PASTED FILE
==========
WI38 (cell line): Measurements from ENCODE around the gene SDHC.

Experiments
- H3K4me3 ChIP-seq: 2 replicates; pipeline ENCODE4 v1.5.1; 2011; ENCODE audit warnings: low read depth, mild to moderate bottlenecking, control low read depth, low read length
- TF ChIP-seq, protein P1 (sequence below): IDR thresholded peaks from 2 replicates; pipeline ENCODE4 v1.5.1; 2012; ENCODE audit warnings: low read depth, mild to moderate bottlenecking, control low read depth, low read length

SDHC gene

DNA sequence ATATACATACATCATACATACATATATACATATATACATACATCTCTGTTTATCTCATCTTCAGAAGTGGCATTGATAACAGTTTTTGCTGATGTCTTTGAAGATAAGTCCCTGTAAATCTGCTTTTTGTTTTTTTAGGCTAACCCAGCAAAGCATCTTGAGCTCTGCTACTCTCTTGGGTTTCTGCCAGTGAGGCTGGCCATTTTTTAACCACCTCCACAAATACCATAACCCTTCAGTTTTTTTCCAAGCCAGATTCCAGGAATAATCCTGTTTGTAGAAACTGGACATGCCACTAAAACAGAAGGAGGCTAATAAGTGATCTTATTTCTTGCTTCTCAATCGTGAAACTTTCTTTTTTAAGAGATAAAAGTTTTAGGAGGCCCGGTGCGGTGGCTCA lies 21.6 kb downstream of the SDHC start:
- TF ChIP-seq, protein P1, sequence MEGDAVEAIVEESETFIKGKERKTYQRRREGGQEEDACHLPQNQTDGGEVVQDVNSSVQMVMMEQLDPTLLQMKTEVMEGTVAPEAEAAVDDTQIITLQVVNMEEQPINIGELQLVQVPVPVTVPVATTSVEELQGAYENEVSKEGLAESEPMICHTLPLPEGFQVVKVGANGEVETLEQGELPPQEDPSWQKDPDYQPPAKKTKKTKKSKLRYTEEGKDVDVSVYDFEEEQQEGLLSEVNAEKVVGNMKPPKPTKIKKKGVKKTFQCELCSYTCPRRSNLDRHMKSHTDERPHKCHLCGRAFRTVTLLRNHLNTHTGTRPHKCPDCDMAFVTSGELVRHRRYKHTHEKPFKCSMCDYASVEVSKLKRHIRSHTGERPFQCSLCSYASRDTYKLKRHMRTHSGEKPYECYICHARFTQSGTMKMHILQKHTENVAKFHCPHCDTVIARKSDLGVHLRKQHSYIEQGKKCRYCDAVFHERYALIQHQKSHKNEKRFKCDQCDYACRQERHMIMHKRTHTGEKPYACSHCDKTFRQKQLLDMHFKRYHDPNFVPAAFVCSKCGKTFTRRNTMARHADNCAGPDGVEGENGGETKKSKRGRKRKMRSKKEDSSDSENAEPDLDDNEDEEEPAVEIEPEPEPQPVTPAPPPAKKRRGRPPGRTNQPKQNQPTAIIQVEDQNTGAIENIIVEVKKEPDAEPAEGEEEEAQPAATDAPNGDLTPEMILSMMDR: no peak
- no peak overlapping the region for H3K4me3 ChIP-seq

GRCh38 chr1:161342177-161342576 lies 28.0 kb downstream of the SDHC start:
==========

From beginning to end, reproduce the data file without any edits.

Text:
WI38 (cell line): Measurements from ENCODE around the gene SDHC.

Experiments
- H3K4me3 ChIP-seq: 2 replicates; pipeline ENCODE4 v1.5.1; 2011; ENCODE audit warnings: low read depth, mild to moderate bottlenecking, control low read depth, low read length
- TF ChIP-seq, protein P1 (sequence below): IDR thresholded peaks from 2 replicates; pipeline ENCODE4 v1.5.1; 2012; ENCODE audit warnings: low read depth, mild to moderate bottlenecking, control low read depth, low read length

SDHC gene

DNA sequence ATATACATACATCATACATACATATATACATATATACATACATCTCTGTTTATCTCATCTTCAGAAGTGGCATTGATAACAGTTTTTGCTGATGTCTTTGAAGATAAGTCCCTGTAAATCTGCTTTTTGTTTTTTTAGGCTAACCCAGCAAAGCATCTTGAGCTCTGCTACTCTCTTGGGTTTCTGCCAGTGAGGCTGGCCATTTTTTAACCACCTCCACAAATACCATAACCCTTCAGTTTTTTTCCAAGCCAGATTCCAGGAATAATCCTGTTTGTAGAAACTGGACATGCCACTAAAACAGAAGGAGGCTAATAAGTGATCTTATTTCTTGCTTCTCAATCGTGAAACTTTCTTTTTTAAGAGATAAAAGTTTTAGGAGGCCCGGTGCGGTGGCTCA lies 21.6 kb downstream of the SDHC start:
- TF ChIP-seq, protein P1, sequence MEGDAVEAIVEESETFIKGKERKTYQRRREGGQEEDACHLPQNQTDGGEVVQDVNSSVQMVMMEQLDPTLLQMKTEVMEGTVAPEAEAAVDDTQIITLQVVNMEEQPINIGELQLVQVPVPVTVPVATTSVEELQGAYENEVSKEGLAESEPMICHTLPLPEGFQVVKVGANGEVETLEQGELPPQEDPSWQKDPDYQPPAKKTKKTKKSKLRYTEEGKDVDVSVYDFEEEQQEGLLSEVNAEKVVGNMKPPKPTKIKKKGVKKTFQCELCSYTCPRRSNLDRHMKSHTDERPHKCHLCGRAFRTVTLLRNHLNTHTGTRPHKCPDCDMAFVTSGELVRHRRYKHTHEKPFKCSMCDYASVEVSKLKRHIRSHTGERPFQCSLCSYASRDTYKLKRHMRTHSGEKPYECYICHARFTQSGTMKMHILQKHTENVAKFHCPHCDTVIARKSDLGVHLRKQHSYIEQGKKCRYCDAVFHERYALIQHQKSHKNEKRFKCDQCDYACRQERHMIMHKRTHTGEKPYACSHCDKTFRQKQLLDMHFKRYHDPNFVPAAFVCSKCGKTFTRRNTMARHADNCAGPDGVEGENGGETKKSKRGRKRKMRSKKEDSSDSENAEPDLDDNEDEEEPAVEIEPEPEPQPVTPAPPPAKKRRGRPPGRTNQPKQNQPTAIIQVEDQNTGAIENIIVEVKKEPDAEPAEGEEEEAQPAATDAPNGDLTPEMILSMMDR: no peak
- no peak overlapping the region for H3K4me3 ChIP-seq

GRCh38 chr1:161342177-161342576 lies 28.0 kb downstream of the SDHC start: